Sunday in the Sixth Week of Easter – Cycle A

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Readings and Antiphons on p. 536 of the Daily Missal and on p. 263 of the Sunday Missal.

Entrance Antiphon.

Proclaim a joyful sound and let it be heard; proclaim to the ends of the earth: the Lord has freed his people, alleluia.

First Reading: Acts 8, 5-8, 14-17

A reading from the Acts of the Apostles.

In those days:
Philip went down to a city of Samaria,
and proclaimed to them the Christ. 
And the multitudes with one accord
gave heed to what was said by Philip,
when they heard him and saw the signs which he did. 
For unclean spirits came out of many who were possessed,
crying with a loud voice;
and many who were paralyzed or lame were healed. 
So there was much joy in that city. 

Now when the apostles at Jerusalem heard
that Samaria had received the word of God,
they sent to them Peter and John, 
who came down and prayed for them
that they might receive the Holy Spirit; 
for the Spirit had not yet fallen on any of them,
but they had only been baptized in the name of the Lord Jesus. 
Then they laid their hands on them
and they received the Holy Spirit. 

The Word of the Lord.

Responsorial Psalm: Psalm 66:1-3a, 4-5, 6-7a, 16 and 20. (R. 1 )

Let us now pray the Responsorial Psalm:

R/. Cry out with joy to God, all the earth.

Cry out with joy to God, all the earth;
O sing to the glory of his name.
O render him glorious praise.
Say to God, “How awesome your deeds!

Before you all the earth shall bow down,
shall sing to you, sing to your name!”
Come and see the works of God:
awesome his deeds among the children of men.

He turned the sea into dry land;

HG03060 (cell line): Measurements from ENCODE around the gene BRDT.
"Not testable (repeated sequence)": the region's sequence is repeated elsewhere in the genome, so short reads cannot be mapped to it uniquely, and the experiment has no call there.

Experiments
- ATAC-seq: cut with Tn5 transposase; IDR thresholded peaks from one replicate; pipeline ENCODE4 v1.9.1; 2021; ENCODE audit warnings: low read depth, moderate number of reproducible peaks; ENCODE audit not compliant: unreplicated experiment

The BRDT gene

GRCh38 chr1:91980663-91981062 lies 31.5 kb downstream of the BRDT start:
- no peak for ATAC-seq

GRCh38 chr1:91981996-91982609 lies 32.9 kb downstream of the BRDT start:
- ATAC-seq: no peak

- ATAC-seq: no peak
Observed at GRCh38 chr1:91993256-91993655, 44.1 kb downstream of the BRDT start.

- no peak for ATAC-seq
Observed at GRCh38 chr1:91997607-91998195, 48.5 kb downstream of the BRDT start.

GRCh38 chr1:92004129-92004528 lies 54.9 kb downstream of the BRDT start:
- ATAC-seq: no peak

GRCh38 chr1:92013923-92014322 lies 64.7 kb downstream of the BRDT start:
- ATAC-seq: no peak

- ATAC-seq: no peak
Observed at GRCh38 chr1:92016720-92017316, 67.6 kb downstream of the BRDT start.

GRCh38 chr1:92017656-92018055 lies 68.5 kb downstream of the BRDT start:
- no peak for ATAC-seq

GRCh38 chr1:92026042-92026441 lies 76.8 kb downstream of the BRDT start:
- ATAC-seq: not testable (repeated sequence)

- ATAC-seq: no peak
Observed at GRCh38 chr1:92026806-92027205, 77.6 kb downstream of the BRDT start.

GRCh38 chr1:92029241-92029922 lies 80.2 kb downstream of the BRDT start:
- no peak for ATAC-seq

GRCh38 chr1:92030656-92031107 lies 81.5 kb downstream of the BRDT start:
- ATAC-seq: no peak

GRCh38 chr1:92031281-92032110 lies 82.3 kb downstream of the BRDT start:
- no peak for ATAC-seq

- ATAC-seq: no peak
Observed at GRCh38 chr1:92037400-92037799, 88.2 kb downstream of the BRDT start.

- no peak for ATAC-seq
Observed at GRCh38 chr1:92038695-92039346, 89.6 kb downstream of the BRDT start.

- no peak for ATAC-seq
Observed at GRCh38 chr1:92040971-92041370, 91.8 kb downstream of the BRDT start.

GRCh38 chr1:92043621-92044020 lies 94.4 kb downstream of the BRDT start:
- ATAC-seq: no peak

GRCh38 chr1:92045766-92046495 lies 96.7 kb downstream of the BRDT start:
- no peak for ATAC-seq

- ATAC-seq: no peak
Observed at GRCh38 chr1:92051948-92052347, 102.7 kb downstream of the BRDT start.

they passed through the river on foot.
Let our joy, then, be in him;
he rules forever by his might.

Come and hear, all who fear God;
I will tell what he did for my soul.
Blest be God, who did not reject my prayer,
nor withhold from me his merciful love.

R/. Cry out with joy to God, all the earth.

Second Reading: 1 Peter 3: 15-18

A reading from the First Letter of Saint Peter.

Brothers and sisters: 

In your hearts reverence Christ as Lord.
Always be prepared to make a defence
to any one who calls you to account for the hope that is in you,
yet do it with gentleness and reverence; 
and keep your conscience clear, so that, when you are abused,
those who revile your good behavior in Christ
may be put to shame. 
For it is better to suffer for doing right,
if that should be God’s will, than for doing wrong. 
For Christ also died for sins once for all,
the righteous for the unrighteous,
that he might bring us to God,
being put to death in the flesh but made alive in the spirit; 

The Word of the Lord.

Please stand for the Gospel.

Alleluia, Alleluia.
If a man loves me, he will keep my word, says the Lord;
and my Father will love him, and we will come to him.

Gospel: John 14: 15-21

A reading from the Holy Gospel according to John.

At that time:
Jesus said to his disciples,
“If you love me, you will keep my commandments. 
And I will ask the Father,
and he will give you another Counselor, to be with you for ever, 
even the Spirit of truth,
whom the world cannot receive,
because it neither sees him nor knows him;
you know him, for he dwells with you, and will be in you.

“I will not leave you desolate; I will come to you. 
Yet a little while, and the world will see me no more,
but you will see me;
because I live, you will live also. 
In that day you will know that I am in my Father,
and you in me, and I in you. 
He who has my commandments and keeps them,
he it is who loves me;
and he who loves me will be loved by my Father,